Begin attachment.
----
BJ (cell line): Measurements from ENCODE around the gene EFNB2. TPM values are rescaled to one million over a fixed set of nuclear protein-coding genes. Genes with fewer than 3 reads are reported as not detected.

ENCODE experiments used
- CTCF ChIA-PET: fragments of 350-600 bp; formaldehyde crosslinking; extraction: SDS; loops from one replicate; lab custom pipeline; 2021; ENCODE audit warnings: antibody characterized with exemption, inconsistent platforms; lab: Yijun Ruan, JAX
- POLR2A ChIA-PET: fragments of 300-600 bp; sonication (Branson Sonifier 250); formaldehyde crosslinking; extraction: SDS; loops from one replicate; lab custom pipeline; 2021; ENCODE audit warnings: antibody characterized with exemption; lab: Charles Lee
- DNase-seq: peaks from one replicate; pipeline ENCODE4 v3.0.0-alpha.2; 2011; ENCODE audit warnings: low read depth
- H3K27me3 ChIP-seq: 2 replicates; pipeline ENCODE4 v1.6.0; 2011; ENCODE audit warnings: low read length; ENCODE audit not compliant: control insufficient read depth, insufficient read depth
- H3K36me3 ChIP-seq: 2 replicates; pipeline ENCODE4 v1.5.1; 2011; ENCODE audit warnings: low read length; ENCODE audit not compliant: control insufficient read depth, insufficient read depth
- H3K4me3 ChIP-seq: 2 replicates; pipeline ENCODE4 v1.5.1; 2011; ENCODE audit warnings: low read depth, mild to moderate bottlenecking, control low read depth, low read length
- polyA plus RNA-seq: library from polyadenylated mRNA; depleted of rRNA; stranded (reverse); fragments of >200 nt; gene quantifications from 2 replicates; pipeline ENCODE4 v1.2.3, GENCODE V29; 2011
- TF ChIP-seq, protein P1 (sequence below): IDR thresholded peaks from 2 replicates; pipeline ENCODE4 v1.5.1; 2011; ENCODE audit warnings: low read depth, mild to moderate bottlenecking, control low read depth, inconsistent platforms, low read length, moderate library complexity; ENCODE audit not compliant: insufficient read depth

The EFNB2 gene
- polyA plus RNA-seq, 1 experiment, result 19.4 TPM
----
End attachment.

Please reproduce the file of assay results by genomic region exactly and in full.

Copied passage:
BJ (cell line): Measurements from ENCODE around the gene EFNB2. TPM values are rescaled to one million over a fixed set of nuclear protein-coding genes. Genes with fewer than 3 reads are reported as not detected.

ENCODE experiments used
- CTCF ChIA-PET: fragments of 350-600 bp; formaldehyde crosslinking; extraction: SDS; loops from one replicate; lab custom pipeline; 2021; ENCODE audit warnings: antibody characterized with exemption, inconsistent platforms; lab: Yijun Ruan, JAX
- POLR2A ChIA-PET: fragments of 300-600 bp; sonication (Branson Sonifier 250); formaldehyde crosslinking; extraction: SDS; loops from one replicate; lab custom pipeline; 2021; ENCODE audit warnings: antibody characterized with exemption; lab: Charles Lee
- DNase-seq: peaks from one replicate; pipeline ENCODE4 v3.0.0-alpha.2; 2011; ENCODE audit warnings: low read depth
- H3K27me3 ChIP-seq: 2 replicates; pipeline ENCODE4 v1.6.0; 2011; ENCODE audit warnings: low read length; ENCODE audit not compliant: control insufficient read depth, insufficient read depth
- H3K36me3 ChIP-seq: 2 replicates; pipeline ENCODE4 v1.5.1; 2011; ENCODE audit warnings: low read length; ENCODE audit not compliant: control insufficient read depth, insufficient read depth
- H3K4me3 ChIP-seq: 2 replicates; pipeline ENCODE4 v1.5.1; 2011; ENCODE audit warnings: low read depth, mild to moderate bottlenecking, control low read depth, low read length
- polyA plus RNA-seq: library from polyadenylated mRNA; depleted of rRNA; stranded (reverse); fragments of >200 nt; gene quantifications from 2 replicates; pipeline ENCODE4 v1.2.3, GENCODE V29; 2011
- TF ChIP-seq, protein P1 (sequence below): IDR thresholded peaks from 2 replicates; pipeline ENCODE4 v1.5.1; 2011; ENCODE audit warnings: low read depth, mild to moderate bottlenecking, control low read depth, inconsistent platforms, low read length, moderate library complexity; ENCODE audit not compliant: insufficient read depth

The EFNB2 gene
- polyA plus RNA-seq, 1 experiment, result 19.4 TPM